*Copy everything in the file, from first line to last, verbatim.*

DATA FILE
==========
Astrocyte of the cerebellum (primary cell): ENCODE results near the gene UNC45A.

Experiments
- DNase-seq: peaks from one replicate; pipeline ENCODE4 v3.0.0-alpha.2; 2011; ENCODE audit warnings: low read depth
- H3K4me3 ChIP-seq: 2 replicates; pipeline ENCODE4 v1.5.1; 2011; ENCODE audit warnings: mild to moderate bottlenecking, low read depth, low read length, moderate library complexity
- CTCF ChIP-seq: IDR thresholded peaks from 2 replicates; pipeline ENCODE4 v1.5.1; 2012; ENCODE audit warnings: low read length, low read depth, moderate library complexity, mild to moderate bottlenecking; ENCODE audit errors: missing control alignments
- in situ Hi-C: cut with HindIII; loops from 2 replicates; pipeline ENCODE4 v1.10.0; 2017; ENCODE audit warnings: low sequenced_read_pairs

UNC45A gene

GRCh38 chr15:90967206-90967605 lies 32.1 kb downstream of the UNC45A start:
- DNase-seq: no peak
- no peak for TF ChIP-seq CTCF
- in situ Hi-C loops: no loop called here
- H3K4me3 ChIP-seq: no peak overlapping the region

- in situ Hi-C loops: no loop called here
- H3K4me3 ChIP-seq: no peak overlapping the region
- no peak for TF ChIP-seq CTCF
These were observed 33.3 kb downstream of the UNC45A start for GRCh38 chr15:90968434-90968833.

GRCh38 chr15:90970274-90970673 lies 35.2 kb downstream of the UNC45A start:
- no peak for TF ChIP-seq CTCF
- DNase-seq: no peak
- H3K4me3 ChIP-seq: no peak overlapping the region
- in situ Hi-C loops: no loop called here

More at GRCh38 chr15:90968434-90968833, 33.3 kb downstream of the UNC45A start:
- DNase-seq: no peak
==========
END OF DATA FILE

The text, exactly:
Astrocyte of the cerebellum (primary cell): ENCODE results near the gene UNC45A.

Experiments
- DNase-seq: peaks from one replicate; pipeline ENCODE4 v3.0.0-alpha.2; 2011; ENCODE audit warnings: low read depth
- H3K4me3 ChIP-seq: 2 replicates; pipeline ENCODE4 v1.5.1; 2011; ENCODE audit warnings: mild to moderate bottlenecking, low read depth, low read length, moderate library complexity
- CTCF ChIP-seq: IDR thresholded peaks from 2 replicates; pipeline ENCODE4 v1.5.1; 2012; ENCODE audit warnings: low read length, low read depth, moderate library complexity, mild to moderate bottlenecking; ENCODE audit errors: missing control alignments
- in situ Hi-C: cut with HindIII; loops from 2 replicates; pipeline ENCODE4 v1.10.0; 2017; ENCODE audit warnings: low sequenced_read_pairs

UNC45A gene

GRCh38 chr15:90967206-90967605 lies 32.1 kb downstream of the UNC45A start:
- DNase-seq: no peak
- no peak for TF ChIP-seq CTCF
- in situ Hi-C loops: no loop called here
- H3K4me3 ChIP-seq: no peak overlapping the region

- in situ Hi-C loops: no loop called here
- H3K4me3 ChIP-seq: no peak overlapping the region
- no peak for TF ChIP-seq CTCF
These were observed 33.3 kb downstream of the UNC45A start for GRCh38 chr15:90968434-90968833.

GRCh38 chr15:90970274-90970673 lies 35.2 kb downstream of the UNC45A start:
- no peak for TF ChIP-seq CTCF
- DNase-seq: no peak
- H3K4me3 ChIP-seq: no peak overlapping the region
- in situ Hi-C loops: no loop called here

More at GRCh38 chr15:90968434-90968833, 33.3 kb downstream of the UNC45A start:
- DNase-seq: no peak